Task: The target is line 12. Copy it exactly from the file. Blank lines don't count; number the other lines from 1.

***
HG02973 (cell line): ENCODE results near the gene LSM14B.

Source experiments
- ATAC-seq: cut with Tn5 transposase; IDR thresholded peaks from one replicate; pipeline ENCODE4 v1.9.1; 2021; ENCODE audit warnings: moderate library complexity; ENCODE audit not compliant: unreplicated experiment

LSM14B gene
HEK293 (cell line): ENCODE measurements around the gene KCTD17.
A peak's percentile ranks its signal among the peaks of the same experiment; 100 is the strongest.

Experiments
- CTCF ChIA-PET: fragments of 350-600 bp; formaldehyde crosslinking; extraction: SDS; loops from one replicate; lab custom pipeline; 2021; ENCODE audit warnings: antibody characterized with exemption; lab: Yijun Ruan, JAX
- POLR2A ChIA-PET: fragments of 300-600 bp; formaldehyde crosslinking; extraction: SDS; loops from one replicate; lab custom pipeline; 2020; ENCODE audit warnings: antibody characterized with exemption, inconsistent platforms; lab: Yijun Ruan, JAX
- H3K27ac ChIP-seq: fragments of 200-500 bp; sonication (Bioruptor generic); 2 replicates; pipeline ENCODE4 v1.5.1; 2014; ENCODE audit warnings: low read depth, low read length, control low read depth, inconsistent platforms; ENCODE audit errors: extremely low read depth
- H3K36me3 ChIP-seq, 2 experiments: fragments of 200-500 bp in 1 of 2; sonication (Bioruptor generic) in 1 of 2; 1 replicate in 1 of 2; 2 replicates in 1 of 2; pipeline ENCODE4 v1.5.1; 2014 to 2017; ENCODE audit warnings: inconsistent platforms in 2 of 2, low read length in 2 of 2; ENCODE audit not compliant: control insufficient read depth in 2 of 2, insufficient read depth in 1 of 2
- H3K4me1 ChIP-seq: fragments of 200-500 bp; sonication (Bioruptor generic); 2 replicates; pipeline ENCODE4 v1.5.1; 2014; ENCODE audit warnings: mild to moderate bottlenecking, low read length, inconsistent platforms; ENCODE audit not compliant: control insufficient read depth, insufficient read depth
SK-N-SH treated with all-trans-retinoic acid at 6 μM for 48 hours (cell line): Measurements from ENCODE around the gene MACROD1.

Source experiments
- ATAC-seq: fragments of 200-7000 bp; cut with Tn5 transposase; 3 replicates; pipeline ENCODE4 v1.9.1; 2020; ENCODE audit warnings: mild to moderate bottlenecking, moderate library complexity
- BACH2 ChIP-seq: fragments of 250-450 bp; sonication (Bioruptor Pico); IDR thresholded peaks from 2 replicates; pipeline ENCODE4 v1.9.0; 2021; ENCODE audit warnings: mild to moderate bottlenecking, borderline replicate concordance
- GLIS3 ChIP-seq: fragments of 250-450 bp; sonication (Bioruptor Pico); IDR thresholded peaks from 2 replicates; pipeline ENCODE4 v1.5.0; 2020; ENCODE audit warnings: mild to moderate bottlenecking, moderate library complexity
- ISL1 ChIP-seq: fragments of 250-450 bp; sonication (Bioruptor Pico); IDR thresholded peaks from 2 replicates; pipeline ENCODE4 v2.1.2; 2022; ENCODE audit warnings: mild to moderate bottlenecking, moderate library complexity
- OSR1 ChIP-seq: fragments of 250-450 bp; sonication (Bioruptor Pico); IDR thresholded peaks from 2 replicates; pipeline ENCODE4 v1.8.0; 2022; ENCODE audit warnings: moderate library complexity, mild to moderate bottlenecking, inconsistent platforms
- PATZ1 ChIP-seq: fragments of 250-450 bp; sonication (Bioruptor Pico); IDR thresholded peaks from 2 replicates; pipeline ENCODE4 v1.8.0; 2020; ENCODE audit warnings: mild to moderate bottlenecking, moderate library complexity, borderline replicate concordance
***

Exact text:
- H3K4me1 ChIP-seq: fragments of 200-500 bp; sonication (Bioruptor generic); 2 replicates; pipeline ENCODE4 v1.5.1; 2014; ENCODE audit warnings: mild to moderate bottlenecking, low read length, inconsistent platforms; ENCODE audit not compliant: control insufficient read depth, insufficient read depth